RESET Study Suggests Shorter Duration Dual Antiplatelet Therapy With ZES

Dual antiplatelet therapy (DAT) following drug-eluting stent (DES) placement is the focus of two separate studies published on Sept. 19 in the Journal of the American College of Cardiology.

The first study, known as RESET, explores the safety and efficacy of short-duration DAT following implantation of the Endeavor zotarolimus-eluting stent (E-ZES), compared to 12-month DAT following other DES implantation. The results found that three-month DAT after E-ZES implantation was safe and noninferior to the standard therapy in terms of the primary composite endpoint (cardiovascular death, myocardial infarction, stent thrombosis, target\vessel revascularization or bleeding) at one year. Specifically, the primary endpoint occurred in 40 (4.7 percent) patients assigned to E-ZES_3-month DAPT compared with 41 (4.7 percent) patients assigned to the standard therapy (difference: 0.0 percent; 95 percent confidence interval [CI]: _2.5 to 2.5; p _ 0.84; p _ 0.001 for noninferiority).

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While the study authors note several limitations to the study – including the sample size of 2,117 patients, study design and the lack of high-risk patients – they suggest that three-month  DAT following E-ZES implantation "could be safe and beneficial for selected patients with coronary artery disease who may need to stop [DAT] early after DES implantation." However, they caution that "generalized application of these results to the entire population demands careful attention." In particular, they note that careful assessment of risks for stent thrombosis and bleeding should be weighed at the individual patient level.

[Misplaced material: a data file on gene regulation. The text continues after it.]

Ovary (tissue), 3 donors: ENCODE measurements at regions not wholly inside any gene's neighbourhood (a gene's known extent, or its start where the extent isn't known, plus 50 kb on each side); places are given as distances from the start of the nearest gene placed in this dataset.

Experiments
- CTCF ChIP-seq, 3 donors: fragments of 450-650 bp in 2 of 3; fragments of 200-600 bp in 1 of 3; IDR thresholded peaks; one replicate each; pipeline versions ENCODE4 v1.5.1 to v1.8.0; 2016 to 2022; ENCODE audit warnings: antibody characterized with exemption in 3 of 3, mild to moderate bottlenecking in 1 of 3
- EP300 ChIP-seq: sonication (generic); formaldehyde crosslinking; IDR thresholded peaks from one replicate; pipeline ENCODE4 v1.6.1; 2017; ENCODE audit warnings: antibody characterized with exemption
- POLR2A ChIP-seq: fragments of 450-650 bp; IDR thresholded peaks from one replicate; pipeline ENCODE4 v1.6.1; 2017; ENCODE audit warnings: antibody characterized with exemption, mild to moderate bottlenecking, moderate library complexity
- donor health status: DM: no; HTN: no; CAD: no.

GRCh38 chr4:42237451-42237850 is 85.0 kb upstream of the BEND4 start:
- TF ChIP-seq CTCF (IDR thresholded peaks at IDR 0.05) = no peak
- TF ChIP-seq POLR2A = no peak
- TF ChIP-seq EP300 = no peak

The second study assesses the risk associated with (DAT) discontinuation, specifically temporary discontinuation, during the first year after DES implantation. The study followed a total of 1,622 patients who underwent DES implantation at 29 hospitals at three, six, nine and 12 months.  Of those, 172 (10.6 percent) patients interrupted at least one antiplatelet drug during the first year, although most interruptions were temporary, and all but one were after the first month of DES implantation. Broken down by drug, 79 patients discontinued clopidogrel (31 temporarily); 38 discontinued aspirin (27 temporarily); and 55 discontinued both drugs (53 temporarily). Discontinuation was followed by acute coronary syndrome in seven patients (4.1 percent; 95% confidence interval [CI]: 1.7 to 8.2), a similar rate of major cardiac events to that in patients without discontinuation in the first year (n _ 80; 5.5 percent; 95 percent CI: 4.4 to 6.8; p _ 0.23).

According to the study authors, the results suggest that discontinuation of antiplatelet therapy in the first year and beyond the first month after DES is not exceptional, usually temporary, and does not appear to have a large impact on risk. "Although further knowledge about individual risk is desirable, our results suggest that discontinuation for a few days (median: seven days) of DAT after the first month of DES implantation may be reasonably safe in terms of major cardiac events," they said.

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